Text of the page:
Hills of Headwaters Collaborative applying to become Ontario Health Team

July 25, 2019   ·   0 Comments

By Julia Lloyd

On July 18 the Ministry of Health sent notification to the Hills of Headwaters Collaborative (HOHC) that they are one of 31 teams selected to proceed to the next step in potentially becoming an Ontario Health Team (OHT). 

The Collaborative now have to proceed to the full application stage, which is due by Oct. 9. From there, the OHTs will be chosen. 

“The Minister of Health Christine Elliott, along with local MPP Sylvia Jones, visited Dufferin County on March 1 of this year to learn more about the integrated work underway in Dufferin-Caledon.” Explained Jennifer Hamilton, senior communications and stakeholder engagement partner for Headwaters Health Care Centre (HHCC). ”Since then, local leaders, called the Hills of Headwaters Collaborative, working together with Dufferin and Caledon family physicians, as well as community partners, to advance plans to improve care integration and population health in our region.” 

Last year, on February 26, Minister Elliott announced the significant restructuring of Ontario’s heath care system, integrating provincial agencies and specialized provincial programs into a single agency – Ontario Health. The move was descrived as a new way of organizing and delivering services for communities across Ontario. 

In May of this year, HOHC submitted a readiness assessment, the first step in the application process to be considered an OHT. 

“If successful, I would say that Dufferin-Caledon would have an integrated system of care where patients, their families and caregivers experience all the health and social service providers as one team,” explained Stacey Daub, President and Chief Executive Officer of HHCC. 

Some people in the community have been under the impression this collaborative is being led by the local hospital, but it is not. All partners in the collaborative share the same amount of responsibility. 

“In addition to our community working on the submission together, we have one of  the ground community groups working on making improvements focused on mental health, palliative care and for other populations who have a complex health and social service needs,” continued Daub. 

But, according to Daub, they already have a plan to compete, with leadership across the community advancing the work to contribute to the application. There are currently 25 lead partners within the collaborative. 

Minister Elliott made a comment to Daub during her visit in February, saying how impressed she was with the HOHC, which has already been established amongst some Dufferin-Caledon health agencies. 

Margaret Paan, Executive Director at Bethell Hospice in Caledon, is one of the partners in the collaborative and is really excited for this opportunity. She believes this is a good decision made by the provincial government. 

And, since the community in Dufferin-Caledon have already been working collectively, they aren’t facing as many roadblocks as other regions who want to apply to be an OHT. 

“We are really excited about this opportunity to say to people, who have experienced our care, whether here at Bethell Hospice, the hospital or at long-term care facilities, and actually ask what does good care look like, what is important to you and then, how can we do it together,” said Paan. 

The one issue facing the collaborative that needs to be sorted before they hand in the final application is the communication aspect of all the health centres.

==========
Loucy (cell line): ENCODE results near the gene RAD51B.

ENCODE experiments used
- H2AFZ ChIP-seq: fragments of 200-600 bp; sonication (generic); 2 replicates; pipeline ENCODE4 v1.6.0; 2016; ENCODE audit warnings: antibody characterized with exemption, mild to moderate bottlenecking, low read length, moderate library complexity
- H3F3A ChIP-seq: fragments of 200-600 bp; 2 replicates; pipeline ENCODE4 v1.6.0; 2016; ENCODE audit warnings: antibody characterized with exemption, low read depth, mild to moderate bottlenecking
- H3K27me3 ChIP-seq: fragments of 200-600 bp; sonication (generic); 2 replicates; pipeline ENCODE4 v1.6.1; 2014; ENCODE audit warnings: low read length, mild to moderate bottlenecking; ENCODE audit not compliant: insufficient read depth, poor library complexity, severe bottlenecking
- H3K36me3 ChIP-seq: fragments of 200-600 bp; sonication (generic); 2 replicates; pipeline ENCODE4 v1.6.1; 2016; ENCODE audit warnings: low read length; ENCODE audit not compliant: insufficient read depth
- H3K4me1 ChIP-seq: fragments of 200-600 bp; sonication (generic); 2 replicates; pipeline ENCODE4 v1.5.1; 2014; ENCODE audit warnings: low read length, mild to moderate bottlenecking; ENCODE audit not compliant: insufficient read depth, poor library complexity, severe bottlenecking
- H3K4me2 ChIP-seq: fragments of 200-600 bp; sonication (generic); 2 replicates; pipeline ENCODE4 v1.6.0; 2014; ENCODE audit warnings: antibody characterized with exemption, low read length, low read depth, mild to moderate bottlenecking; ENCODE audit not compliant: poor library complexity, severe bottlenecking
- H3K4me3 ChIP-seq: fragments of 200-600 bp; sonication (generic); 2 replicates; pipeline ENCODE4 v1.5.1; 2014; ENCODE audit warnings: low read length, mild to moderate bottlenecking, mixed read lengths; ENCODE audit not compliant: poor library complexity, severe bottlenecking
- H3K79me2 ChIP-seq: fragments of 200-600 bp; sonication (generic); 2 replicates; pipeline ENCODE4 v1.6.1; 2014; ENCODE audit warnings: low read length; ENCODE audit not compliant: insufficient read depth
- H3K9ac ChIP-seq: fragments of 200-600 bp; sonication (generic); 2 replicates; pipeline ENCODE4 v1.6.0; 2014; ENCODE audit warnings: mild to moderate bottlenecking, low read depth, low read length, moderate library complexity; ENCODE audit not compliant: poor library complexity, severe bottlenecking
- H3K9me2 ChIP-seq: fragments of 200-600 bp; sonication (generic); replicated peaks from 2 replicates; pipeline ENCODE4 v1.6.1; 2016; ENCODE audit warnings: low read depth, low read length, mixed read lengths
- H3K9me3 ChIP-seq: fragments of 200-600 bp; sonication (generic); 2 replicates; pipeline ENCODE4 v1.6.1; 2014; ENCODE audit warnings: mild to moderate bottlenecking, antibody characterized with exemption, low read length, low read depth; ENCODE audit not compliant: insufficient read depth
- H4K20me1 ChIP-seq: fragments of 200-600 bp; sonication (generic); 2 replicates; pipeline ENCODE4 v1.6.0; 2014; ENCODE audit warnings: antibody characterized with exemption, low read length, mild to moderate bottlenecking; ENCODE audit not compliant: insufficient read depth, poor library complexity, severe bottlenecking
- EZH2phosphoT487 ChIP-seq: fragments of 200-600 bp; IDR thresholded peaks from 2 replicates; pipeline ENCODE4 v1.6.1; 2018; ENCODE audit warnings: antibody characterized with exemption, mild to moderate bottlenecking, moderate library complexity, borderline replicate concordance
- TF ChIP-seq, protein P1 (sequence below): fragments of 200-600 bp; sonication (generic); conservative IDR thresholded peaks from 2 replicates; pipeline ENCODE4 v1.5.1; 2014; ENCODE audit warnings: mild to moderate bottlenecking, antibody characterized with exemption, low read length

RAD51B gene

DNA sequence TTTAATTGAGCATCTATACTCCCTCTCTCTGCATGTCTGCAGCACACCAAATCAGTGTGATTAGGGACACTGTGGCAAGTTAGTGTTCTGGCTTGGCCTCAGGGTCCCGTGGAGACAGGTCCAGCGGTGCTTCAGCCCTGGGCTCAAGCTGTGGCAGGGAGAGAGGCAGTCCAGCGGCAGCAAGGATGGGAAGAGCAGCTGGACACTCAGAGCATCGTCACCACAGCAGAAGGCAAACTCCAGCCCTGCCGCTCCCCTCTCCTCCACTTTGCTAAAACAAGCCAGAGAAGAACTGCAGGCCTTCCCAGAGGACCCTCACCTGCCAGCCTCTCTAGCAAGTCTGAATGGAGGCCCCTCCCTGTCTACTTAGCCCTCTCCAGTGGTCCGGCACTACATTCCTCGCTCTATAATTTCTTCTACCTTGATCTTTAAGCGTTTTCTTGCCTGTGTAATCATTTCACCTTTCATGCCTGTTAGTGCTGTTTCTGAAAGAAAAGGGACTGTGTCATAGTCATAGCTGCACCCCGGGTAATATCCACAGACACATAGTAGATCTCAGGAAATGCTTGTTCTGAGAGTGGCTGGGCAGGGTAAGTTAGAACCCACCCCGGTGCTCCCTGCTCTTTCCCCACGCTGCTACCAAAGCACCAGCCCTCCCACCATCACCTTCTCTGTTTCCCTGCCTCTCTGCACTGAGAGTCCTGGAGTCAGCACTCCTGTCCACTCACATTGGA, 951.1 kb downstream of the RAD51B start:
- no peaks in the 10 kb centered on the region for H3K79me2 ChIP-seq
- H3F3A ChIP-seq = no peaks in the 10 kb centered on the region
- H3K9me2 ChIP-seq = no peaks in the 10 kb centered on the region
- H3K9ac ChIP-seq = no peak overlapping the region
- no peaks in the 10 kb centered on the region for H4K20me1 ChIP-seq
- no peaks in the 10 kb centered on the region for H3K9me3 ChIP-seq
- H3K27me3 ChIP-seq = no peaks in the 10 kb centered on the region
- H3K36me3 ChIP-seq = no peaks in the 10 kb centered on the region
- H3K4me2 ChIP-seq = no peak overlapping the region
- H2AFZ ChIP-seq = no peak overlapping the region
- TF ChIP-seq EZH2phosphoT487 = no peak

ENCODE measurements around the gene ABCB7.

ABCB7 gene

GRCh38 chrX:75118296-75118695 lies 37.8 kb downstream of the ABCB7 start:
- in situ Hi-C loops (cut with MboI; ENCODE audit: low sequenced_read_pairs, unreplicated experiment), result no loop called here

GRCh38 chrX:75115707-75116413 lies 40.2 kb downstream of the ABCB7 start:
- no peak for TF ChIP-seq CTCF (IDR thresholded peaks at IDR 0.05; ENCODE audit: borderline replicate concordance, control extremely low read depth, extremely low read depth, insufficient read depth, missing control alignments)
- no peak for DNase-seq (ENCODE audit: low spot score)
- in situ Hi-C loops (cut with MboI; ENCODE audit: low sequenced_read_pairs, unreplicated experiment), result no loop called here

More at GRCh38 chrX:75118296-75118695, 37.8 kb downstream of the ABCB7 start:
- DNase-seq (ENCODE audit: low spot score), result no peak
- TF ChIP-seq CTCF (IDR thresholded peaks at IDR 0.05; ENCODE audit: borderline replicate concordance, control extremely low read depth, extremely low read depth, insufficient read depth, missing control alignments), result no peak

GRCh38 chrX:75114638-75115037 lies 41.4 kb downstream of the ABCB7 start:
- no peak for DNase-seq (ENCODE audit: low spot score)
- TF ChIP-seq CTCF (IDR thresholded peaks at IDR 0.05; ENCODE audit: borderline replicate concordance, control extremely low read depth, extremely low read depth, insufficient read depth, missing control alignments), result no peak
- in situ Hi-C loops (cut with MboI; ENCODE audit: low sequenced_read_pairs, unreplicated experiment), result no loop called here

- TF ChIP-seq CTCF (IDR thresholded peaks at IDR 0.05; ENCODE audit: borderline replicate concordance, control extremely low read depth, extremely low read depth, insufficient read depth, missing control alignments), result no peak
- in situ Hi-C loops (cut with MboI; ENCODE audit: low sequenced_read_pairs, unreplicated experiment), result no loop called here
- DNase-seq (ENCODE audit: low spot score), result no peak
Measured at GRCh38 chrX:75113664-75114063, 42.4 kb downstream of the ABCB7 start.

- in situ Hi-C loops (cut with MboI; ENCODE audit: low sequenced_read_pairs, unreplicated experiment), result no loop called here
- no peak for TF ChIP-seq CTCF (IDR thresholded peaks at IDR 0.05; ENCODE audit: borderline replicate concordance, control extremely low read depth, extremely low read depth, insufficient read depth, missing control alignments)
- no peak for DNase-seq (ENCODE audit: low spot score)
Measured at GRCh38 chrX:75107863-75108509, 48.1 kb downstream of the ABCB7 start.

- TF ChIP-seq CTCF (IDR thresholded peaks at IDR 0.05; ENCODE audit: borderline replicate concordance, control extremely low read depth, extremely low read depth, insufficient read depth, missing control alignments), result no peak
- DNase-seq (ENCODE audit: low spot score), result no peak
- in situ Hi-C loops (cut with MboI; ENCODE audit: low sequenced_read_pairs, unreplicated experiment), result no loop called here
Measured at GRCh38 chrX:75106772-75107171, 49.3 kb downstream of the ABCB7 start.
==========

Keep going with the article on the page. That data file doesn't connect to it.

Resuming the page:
Paan explained that it is currently being worked on. Paan hopes HOHC will hold routine and frequent meetings throughout the process. 

There are also subgroups to this collaborative, said Paan. The subgroups are another level underneath the collaborative that usually surrounds a specific issue many of the collaborative partners specialize in.  

“Obviously, here at Bethell the subgroup that is focused on palliative care is where they will be more intimately involved. There is also a group looking at mental health,” explained Paan. 

Dufferin Area Family Health Team will be another health centre working in the collaborative. 

The organization’s Executive Director Lianne Barbour said the biggest difference for Dufferin-Caledon moving forward is that the new collaborative will have funding for all different health services and providers given that it’s coming through one single agency.

“Our next step is really working on continuing what we are doing already,” said Barbour. “Since we already have some tangible work happening to service patience around palliative, end of life care and mental health services. We are going to continue to advance those subgroups but we are also looking into advancing how we can better serve our patients that are fragile or complex.”

As October begins to creep up, HOHC have made decisions to have physicians involved in co-designing the model. They have also made a commitment to consult with their patience. 

The Hills of Headwater Collaborative has until Oct. 9 to complete the final application that will decide whether or not they will be chosen as an Ontario Health Team. 

“So we are all in our respective organizations and we are now working with our patients to make sure that they too are informed, and at the table and able to give input while we complete the final application,” said Barbour. 

The partners of the collaborative are: Headwaters Health Care Centre, Dufferin Oaks, County of Dufferin, Central West Local Health integration Network, Dufferin Area Family Health team, Home and Community Care, Community Mental Health and Addictions Peel, Alzheimer’s Society, Bethel Hospice, Family Transition Place, Services and Housing in the Province, Caledon Community Services, Wellington Dufferin Public Health, Dufferin Family and Community Services and lastly, Dufferin Paramedic Services. 

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